Master of Science in DRL
Certificate in DRL
We live in an insecure world where the number of people at risk from conflict and natural disasters has resulted in escalating numbers of internally displaced persons and refugees globally. With the UN reporting that five times more people are now affected by disasters than a generation ago, it is clear that our collective future depends upon the quality of leadership to save lives, alleviate suffering and increase the capacity of impacted communities to address the root causes of humanitarian crises - chronic poverty, political marginalization, etc.
Towards that end, the Disaster Resilience Leadership Studies (DRLS) Master of Science program, which is being offered through the Tulane School of Social Work, will advance the field of disaster resilience leadership by training and nurturing current and future leaders as well as promoting research and stimulating global innovation in the disaster resilience and humanitarian assistance community.
The DRLS Master of Science program is a 36 credit program that can be pursued in a traditional 2-year format, or can be taken in an accelerated 3 semester (12 month) timeframe. 18 of the required credits must come from completion of core courses, including four courses representing each of the core academic pillars and two research based classes:
- Human Factors (3 credits)
- Disaster Risk Management & Leadership (3 credits)
- Leadership Analytics (3 credits)
- Environmental Hazards (3 credits)
- Research & Evaluation in Crisis and Disaster Settings (3 credits)
- Quantitative Research & Analysis in Disaster Settings (3 credits)
The remaining 18 credits can be taken through electives chosen to best match the student's area of interest. Of the 18 elective credits, 6 credits must be DRLS electives and the remaining 12 credits may be DRLS or interdisciplinary. The DRLA has developed electives tailored to the goals of the program and these are listed under Electives.
The program boasts expert faculty from schools throughout the Tulane University community including the School of Social Work, School of Law, School of Public Health and Tropical Medicine, A.B. Freeman School of Business, School of Architecture, and the Departments of Mathematics, Economics and Sociology. Academy faculty bring a wealth of knowledge and research, as well as field experience, providing the students with an interdisciplinary view of the challenges and best practice approaches to leadership in the disaster resilience and humanitarian aid field.
The DRLA expects graduate students to complete all degree requirements and graduate within four semesters, although the degree can be completed in three semesters as well (fall/spring/summer). As a result, the minimum number of credits per semester a full-time student can take is 9 credit hours and the maximum number of credit hours per semester is 15. With written justification and department approval, students may be able to take more than 15 credit hours per semester. Part-time students must complete all degree requirements and graduate within six semesters.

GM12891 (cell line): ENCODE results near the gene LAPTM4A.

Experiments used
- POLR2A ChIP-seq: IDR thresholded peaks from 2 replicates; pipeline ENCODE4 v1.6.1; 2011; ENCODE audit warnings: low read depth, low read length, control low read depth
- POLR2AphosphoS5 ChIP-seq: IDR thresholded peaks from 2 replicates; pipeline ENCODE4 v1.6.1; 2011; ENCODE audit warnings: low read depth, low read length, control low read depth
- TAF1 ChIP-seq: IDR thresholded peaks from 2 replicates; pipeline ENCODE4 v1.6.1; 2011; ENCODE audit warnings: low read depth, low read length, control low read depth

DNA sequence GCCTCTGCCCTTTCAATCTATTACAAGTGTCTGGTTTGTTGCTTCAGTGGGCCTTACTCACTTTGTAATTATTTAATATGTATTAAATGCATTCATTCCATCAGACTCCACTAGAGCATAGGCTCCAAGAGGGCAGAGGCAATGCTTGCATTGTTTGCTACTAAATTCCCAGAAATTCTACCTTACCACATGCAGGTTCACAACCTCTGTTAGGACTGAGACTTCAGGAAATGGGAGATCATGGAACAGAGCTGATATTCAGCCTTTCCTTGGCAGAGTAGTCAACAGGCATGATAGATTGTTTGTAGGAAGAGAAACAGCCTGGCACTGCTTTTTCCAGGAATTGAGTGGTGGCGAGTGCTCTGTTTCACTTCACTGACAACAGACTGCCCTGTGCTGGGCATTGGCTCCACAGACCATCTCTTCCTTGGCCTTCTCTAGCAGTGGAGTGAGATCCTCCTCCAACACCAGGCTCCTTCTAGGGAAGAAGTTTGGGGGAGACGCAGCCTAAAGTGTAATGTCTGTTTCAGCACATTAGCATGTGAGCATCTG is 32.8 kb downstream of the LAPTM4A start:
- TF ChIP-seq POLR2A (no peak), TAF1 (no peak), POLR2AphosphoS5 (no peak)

The Graduate Program aims to create a unique program identity and innovative student cohort experience. Some classes are team-taught by two faculty members from different fields. Students are exposed to not only multiple frames of reference and methodologies, but to experiences of cross-disciplinary interaction and cooperation as applied to the particular issues studied. Such a pedagogical approach is imperative not only in keeping with the interdisciplinary focus of the DRL Graduate Program, but also in developing an analytic toolkit that transcends traditional field divisions; this equips graduates with the skills required to address complex issues pertaining to Disaster Resilience Leadership. Other courses in operations, analytics, environment, and complex organizational systems will combine and integrate information, data, techniques, tools, perspectives, concepts, and/or theories from the social sciences, social work, architecture, and humanities, among other areas.
The MSW/MS in Disaster Resilience Leadership dual degree program is designed for motivated students wishing to pursue a career that supports the capacity of vulnerable populations to address the root causes of humanitarian crises. The joint degree's focus is on the development of robust leadership capacity to facilitate effective resilient programs, and creative empowerment-centered social work education promoting the integration of person and community approaches. It is the first academic program of its kind with such a dynamic and innovative purpose.
The five-semester curriculum requires completion of 77 credit hours: 53 credit hours in social work and 24 hours in disaster resilience leadership studies. Students take courses primarily in social work during the first academic year, with enrollment in disaster resilience leadership courses increasing over the course of the remaining four semesters. Individuals pursuing the dual degree will also be engaged in a field internship program that joins real-world social work practice with disaster risk management.
Students may choose to add a social work certificate in Disaster Mental Health or Global Social Work, which focuses your coursework in these related areas. The curriculum would vary slightly to complete the certificates, but still can be completed within five semesters.
Read the press release on the new joint degree.
The Certificate in Disaster Resilience Leadership can be obtained through taking 12 credit hours of coursework over two semesters (fall/spring). The 12 credit hours are composed of the 4 core academic pillar courses; Human Factors, Disaster Risk Management & Leadership, Leadership Analytics, and Environmental Hazards.